The Kingdom of God is frustrating, mysterious, slow, inefficient.
Tag Archives | justice
Whenever you feel a burning desperation to change the world, my advice to you is to get sleep-deprived and weak. Be so weak that you know your dream is impossible, and you will probably fail. Be okay with that. Turn off the logic and the fear, and give yourself permission to fail.
Something is better than nothing. Do that something.
I’m taking a deep breath here. I have a guest post going up at Archbishop Cranmer’s blog today (the blog is well-known and respected for representing God and Politics, Christianity and Conservatism). I’m well out of my comfort zone – I’m making an important point, and a very exciting announcement.
As with politicians, so too with us: our character is revealed most truly not by how we treat our friends, but how we treat the ‘other’, those who differ from us.
Our character is revealed by how we treat people stigmatised by society: foreigners and refugees (including those of different religion), people of colour, the poor, the LBGT community, elderly people, single parents, disabled people, people with mental illness. Every life is valuable.
I internalized that being Christian meant acting like an American, and because I am in fact, not American, I often felt like I don’t belong to the Christian culture. However, more and more I am discovering that following Jesus has very little to do with belonging to Christian culture.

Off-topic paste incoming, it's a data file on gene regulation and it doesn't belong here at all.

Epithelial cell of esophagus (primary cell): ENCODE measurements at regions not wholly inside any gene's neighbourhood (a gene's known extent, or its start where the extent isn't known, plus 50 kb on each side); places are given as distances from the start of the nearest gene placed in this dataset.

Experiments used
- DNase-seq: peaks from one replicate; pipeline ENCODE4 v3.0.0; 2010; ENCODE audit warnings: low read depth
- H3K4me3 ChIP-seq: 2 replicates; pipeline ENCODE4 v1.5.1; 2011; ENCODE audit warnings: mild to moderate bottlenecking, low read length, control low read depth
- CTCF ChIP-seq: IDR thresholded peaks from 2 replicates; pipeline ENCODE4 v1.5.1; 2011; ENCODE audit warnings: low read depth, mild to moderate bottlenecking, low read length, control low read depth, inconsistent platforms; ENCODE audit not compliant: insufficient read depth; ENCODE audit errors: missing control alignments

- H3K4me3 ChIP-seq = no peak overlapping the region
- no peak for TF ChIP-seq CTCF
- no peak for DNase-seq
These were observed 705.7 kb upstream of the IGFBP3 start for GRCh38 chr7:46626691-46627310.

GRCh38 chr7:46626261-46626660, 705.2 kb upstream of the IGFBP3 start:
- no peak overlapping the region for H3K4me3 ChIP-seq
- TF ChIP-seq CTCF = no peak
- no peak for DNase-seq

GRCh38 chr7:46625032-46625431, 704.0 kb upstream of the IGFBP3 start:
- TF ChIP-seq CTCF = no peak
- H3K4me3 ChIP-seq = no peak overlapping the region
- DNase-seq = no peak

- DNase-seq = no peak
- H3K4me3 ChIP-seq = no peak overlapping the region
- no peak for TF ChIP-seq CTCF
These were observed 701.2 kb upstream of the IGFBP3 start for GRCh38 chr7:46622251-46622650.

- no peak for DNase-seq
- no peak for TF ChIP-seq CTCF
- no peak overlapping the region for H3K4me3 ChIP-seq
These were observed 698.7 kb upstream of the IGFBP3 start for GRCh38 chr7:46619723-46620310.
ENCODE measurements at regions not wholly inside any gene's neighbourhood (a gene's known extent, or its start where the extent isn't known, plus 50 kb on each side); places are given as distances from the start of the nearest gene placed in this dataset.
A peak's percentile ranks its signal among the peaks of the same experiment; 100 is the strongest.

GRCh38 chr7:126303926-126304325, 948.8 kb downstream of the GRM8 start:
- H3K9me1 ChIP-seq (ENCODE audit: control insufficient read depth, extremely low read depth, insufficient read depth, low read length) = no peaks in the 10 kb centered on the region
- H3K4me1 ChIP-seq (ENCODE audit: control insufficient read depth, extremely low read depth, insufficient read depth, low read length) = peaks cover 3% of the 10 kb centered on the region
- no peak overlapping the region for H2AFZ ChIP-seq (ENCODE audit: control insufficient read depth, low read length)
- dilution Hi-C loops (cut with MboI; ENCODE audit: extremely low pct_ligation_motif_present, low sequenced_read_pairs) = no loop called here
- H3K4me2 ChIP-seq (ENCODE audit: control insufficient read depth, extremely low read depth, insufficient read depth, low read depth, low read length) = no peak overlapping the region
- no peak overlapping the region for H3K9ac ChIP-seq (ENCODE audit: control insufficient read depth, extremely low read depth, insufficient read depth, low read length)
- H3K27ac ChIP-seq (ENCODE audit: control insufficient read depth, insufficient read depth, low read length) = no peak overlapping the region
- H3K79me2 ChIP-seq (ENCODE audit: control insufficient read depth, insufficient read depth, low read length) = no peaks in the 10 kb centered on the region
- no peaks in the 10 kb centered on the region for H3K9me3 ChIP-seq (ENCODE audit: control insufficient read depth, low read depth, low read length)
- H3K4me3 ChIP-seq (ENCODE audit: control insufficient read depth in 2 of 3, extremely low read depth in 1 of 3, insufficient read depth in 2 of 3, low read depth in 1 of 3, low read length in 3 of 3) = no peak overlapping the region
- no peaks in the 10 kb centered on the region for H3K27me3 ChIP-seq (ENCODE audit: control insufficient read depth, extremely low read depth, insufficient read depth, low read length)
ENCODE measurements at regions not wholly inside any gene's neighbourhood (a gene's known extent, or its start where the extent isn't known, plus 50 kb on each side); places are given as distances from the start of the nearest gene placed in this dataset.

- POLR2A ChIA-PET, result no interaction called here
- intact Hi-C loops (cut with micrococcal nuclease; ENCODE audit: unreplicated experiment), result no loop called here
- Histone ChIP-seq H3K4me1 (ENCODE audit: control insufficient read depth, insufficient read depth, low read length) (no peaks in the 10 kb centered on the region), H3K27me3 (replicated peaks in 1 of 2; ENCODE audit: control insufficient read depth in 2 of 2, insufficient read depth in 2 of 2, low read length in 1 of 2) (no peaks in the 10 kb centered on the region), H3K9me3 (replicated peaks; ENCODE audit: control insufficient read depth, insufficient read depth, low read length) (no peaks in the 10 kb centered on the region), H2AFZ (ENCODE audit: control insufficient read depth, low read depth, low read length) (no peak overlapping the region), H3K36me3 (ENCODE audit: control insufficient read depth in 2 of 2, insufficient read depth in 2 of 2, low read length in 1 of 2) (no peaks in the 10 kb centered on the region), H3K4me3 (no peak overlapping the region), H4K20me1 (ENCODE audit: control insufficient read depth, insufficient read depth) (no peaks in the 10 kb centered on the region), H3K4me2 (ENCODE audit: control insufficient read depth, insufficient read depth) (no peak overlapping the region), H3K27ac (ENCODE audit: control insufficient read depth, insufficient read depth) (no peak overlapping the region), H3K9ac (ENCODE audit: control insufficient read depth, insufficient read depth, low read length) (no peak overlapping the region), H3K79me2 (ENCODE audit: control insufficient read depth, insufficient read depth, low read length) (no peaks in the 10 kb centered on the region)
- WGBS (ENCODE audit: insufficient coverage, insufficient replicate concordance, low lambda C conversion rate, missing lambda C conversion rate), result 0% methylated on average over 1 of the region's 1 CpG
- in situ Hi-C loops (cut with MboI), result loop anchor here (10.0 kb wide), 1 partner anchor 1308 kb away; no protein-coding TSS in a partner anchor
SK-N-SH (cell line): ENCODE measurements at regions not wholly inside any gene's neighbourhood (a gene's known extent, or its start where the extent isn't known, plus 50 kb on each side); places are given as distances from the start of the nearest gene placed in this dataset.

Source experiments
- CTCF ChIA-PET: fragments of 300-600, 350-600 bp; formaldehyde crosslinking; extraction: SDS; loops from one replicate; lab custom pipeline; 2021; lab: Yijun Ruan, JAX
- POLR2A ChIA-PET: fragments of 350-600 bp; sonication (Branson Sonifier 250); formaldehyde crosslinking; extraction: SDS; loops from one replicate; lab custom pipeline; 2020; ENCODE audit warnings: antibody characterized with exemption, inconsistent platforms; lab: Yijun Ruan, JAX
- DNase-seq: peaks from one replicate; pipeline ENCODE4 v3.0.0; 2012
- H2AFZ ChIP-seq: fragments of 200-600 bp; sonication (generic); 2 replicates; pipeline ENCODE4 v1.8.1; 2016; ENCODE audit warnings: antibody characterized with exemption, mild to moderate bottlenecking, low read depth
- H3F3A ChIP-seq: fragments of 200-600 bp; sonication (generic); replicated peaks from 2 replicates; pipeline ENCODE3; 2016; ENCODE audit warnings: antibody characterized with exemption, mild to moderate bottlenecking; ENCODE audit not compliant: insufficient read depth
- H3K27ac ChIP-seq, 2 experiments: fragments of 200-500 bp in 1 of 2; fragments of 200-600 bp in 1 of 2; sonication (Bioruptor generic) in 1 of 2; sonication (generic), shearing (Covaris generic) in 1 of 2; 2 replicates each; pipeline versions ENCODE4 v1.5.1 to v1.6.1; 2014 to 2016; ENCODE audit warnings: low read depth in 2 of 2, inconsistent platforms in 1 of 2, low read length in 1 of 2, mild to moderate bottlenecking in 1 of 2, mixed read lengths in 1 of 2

All the same, this is a time for celebration: ME is in the news in the UK, and it is due to a study which seems to indicate ‘robust evidence’ that ME is a physical not ‘functional’ illness. I dare not even say it, but it could well be that greatly-elusive biomarker the ME world has been waiting for. This could be a huge breakthrough for the future of research and treatment for ME.
When you have no voice, you are entirely dependent on other people’s willingness to listen to you.
When you have no voice, every single time you strain your body to whisper, there is a cost. You only speak because you absolutely have to speak.
When you have no voice, it is a very lonely experience. People stop asking your opinion, because they know you can’t answer back.
What about the mother who is struggling with an invisible physical infirmity (eg back problems or injury post-birth) who can lift their baby but not at the same time as dealing with a buggy, AND they have depression, and so asking for help with a buggy would push them over the edge into sobbing, and they would just have to leave the bus rather than be able to move? What makes one disability trump another?